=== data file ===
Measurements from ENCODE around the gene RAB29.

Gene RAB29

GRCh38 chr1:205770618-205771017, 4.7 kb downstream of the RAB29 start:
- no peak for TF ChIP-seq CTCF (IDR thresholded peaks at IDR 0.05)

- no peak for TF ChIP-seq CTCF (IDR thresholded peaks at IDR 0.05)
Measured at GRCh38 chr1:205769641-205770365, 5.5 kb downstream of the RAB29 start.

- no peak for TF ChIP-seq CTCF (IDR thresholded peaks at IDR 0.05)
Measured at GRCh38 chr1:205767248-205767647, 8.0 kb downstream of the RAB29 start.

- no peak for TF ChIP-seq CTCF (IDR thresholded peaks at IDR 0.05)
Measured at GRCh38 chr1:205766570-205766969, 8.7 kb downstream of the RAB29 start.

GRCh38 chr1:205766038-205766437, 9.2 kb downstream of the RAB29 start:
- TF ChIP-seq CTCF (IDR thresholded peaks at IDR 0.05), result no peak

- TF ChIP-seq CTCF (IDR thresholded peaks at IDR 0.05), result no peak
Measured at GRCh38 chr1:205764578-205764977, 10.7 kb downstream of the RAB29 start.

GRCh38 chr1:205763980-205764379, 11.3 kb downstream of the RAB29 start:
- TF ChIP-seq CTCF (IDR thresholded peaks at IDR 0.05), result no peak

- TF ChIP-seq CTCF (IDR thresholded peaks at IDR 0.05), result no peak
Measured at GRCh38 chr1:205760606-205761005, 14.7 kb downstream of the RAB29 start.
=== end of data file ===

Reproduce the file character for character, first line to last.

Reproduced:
Measurements from ENCODE around the gene RAB29.

Gene RAB29

GRCh38 chr1:205770618-205771017, 4.7 kb downstream of the RAB29 start:
- no peak for TF ChIP-seq CTCF (IDR thresholded peaks at IDR 0.05)

- no peak for TF ChIP-seq CTCF (IDR thresholded peaks at IDR 0.05)
Measured at GRCh38 chr1:205769641-205770365, 5.5 kb downstream of the RAB29 start.

- no peak for TF ChIP-seq CTCF (IDR thresholded peaks at IDR 0.05)
Measured at GRCh38 chr1:205767248-205767647, 8.0 kb downstream of the RAB29 start.

- no peak for TF ChIP-seq CTCF (IDR thresholded peaks at IDR 0.05)
Measured at GRCh38 chr1:205766570-205766969, 8.7 kb downstream of the RAB29 start.

GRCh38 chr1:205766038-205766437, 9.2 kb downstream of the RAB29 start:
- TF ChIP-seq CTCF (IDR thresholded peaks at IDR 0.05), result no peak

- TF ChIP-seq CTCF (IDR thresholded peaks at IDR 0.05), result no peak
Measured at GRCh38 chr1:205764578-205764977, 10.7 kb downstream of the RAB29 start.

GRCh38 chr1:205763980-205764379, 11.3 kb downstream of the RAB29 start:
- TF ChIP-seq CTCF (IDR thresholded peaks at IDR 0.05), result no peak

- TF ChIP-seq CTCF (IDR thresholded peaks at IDR 0.05), result no peak
Measured at GRCh38 chr1:205760606-205761005, 14.7 kb downstream of the RAB29 start.